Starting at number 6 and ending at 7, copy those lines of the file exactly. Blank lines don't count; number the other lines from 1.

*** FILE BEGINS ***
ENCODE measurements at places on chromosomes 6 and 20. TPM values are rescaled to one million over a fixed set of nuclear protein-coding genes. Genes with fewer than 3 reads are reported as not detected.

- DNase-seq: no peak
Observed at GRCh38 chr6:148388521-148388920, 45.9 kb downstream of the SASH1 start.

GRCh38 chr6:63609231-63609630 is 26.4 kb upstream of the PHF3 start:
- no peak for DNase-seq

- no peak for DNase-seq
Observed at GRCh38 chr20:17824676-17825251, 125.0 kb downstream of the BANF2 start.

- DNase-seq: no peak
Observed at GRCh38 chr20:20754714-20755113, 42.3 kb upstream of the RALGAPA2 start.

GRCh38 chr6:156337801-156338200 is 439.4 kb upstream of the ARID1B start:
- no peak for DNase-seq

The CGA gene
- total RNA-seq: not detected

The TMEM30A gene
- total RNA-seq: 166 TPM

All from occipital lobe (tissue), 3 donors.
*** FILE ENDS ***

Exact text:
- no peak for DNase-seq
Observed at GRCh38 chr20:17824676-17825251, 125.0 kb downstream of the BANF2 start.